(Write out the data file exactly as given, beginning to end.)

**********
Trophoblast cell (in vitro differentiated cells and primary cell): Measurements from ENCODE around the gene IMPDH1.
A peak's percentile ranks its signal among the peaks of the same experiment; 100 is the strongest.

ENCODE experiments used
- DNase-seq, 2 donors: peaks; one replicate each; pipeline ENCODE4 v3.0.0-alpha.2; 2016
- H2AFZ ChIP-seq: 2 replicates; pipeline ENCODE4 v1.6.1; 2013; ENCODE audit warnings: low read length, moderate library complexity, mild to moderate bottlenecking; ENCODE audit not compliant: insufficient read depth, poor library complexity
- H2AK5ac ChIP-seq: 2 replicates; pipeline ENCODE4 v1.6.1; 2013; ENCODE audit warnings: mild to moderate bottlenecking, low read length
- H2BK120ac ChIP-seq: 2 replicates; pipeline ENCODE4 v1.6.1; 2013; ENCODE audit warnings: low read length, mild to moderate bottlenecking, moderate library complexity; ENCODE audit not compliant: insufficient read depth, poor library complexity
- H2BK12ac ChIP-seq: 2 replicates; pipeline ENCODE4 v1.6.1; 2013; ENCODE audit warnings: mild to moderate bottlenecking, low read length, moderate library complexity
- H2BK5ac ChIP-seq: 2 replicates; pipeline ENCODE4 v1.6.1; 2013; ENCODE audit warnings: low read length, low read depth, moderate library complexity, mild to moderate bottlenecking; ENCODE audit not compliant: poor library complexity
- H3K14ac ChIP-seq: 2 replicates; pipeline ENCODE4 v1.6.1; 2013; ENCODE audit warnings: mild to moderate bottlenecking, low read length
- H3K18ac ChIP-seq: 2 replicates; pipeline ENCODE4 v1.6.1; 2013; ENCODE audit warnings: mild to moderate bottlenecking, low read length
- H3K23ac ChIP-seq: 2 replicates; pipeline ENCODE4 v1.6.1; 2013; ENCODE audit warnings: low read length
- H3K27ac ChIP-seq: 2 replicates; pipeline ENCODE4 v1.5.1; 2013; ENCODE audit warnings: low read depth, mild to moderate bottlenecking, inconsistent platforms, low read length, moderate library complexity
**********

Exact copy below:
Trophoblast cell (in vitro differentiated cells and primary cell): Measurements from ENCODE around the gene IMPDH1.
A peak's percentile ranks its signal among the peaks of the same experiment; 100 is the strongest.

ENCODE experiments used
- DNase-seq, 2 donors: peaks; one replicate each; pipeline ENCODE4 v3.0.0-alpha.2; 2016
- H2AFZ ChIP-seq: 2 replicates; pipeline ENCODE4 v1.6.1; 2013; ENCODE audit warnings: low read length, moderate library complexity, mild to moderate bottlenecking; ENCODE audit not compliant: insufficient read depth, poor library complexity
- H2AK5ac ChIP-seq: 2 replicates; pipeline ENCODE4 v1.6.1; 2013; ENCODE audit warnings: mild to moderate bottlenecking, low read length
- H2BK120ac ChIP-seq: 2 replicates; pipeline ENCODE4 v1.6.1; 2013; ENCODE audit warnings: low read length, mild to moderate bottlenecking, moderate library complexity; ENCODE audit not compliant: insufficient read depth, poor library complexity
- H2BK12ac ChIP-seq: 2 replicates; pipeline ENCODE4 v1.6.1; 2013; ENCODE audit warnings: mild to moderate bottlenecking, low read length, moderate library complexity
- H2BK5ac ChIP-seq: 2 replicates; pipeline ENCODE4 v1.6.1; 2013; ENCODE audit warnings: low read length, low read depth, moderate library complexity, mild to moderate bottlenecking; ENCODE audit not compliant: poor library complexity
- H3K14ac ChIP-seq: 2 replicates; pipeline ENCODE4 v1.6.1; 2013; ENCODE audit warnings: mild to moderate bottlenecking, low read length
- H3K18ac ChIP-seq: 2 replicates; pipeline ENCODE4 v1.6.1; 2013; ENCODE audit warnings: mild to moderate bottlenecking, low read length
- H3K23ac ChIP-seq: 2 replicates; pipeline ENCODE4 v1.6.1; 2013; ENCODE audit warnings: low read length
- H3K27ac ChIP-seq: 2 replicates; pipeline ENCODE4 v1.5.1; 2013; ENCODE audit warnings: low read depth, mild to moderate bottlenecking, inconsistent platforms, low read length, moderate library complexity